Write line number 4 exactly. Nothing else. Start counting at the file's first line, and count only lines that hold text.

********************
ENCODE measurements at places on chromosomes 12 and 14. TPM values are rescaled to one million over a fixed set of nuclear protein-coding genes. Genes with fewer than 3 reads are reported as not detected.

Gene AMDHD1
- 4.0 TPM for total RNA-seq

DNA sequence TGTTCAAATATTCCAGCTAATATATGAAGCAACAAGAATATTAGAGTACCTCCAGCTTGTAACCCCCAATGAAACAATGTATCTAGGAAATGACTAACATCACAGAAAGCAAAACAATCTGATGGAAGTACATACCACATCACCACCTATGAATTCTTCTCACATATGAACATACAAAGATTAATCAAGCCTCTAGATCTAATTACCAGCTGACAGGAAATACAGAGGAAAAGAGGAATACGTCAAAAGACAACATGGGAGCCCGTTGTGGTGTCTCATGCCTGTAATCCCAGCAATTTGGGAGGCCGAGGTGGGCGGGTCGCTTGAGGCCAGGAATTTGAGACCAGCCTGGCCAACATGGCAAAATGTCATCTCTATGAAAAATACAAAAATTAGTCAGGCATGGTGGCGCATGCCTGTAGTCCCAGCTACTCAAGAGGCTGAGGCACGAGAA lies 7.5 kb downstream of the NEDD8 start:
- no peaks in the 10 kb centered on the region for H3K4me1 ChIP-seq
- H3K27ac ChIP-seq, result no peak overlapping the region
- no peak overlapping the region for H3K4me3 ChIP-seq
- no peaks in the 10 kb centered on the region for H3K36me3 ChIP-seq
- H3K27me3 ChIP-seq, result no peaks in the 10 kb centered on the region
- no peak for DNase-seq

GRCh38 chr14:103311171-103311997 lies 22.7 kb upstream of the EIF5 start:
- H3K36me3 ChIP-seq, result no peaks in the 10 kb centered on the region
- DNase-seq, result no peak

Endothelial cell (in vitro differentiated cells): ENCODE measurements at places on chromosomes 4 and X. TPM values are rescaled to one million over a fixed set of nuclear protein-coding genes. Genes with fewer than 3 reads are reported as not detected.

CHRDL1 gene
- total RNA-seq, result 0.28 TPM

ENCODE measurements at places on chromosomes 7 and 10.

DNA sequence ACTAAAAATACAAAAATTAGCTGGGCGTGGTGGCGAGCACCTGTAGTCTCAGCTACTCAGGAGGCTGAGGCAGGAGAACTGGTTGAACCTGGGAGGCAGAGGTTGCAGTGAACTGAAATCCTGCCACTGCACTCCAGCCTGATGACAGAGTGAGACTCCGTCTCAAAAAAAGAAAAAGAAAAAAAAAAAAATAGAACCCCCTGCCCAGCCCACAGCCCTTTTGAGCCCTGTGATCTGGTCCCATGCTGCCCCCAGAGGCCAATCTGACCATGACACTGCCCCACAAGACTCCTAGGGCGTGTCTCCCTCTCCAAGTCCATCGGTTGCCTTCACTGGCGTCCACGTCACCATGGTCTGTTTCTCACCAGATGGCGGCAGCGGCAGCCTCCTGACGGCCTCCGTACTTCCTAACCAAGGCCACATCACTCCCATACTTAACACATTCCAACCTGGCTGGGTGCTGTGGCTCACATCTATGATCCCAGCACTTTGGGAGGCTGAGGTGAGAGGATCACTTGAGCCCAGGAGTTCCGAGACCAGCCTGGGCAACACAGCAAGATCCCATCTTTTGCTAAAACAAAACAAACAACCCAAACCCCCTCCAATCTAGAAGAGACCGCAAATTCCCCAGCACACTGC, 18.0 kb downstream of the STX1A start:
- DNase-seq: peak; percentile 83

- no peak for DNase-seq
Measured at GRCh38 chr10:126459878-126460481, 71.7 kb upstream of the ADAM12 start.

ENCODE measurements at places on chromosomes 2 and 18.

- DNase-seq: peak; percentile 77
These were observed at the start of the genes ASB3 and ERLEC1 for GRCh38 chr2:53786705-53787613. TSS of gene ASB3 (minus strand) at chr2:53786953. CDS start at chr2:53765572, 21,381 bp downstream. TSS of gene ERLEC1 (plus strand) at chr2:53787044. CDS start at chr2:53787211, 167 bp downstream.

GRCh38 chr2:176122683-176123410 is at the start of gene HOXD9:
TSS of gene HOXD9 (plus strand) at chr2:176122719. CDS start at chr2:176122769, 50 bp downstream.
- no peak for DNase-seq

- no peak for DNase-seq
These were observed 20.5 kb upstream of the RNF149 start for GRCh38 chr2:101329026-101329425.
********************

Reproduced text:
DNA sequence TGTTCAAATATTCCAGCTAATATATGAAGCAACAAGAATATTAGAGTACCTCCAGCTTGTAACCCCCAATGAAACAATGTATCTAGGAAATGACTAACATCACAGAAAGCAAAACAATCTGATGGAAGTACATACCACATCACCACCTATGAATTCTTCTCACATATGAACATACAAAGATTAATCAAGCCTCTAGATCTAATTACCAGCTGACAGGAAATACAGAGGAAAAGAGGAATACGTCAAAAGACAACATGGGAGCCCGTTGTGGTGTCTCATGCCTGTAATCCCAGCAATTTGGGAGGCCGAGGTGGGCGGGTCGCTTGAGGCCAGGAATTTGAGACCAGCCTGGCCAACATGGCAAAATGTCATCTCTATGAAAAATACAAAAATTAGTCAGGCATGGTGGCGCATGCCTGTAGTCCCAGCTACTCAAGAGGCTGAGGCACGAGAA lies 7.5 kb downstream of the NEDD8 start: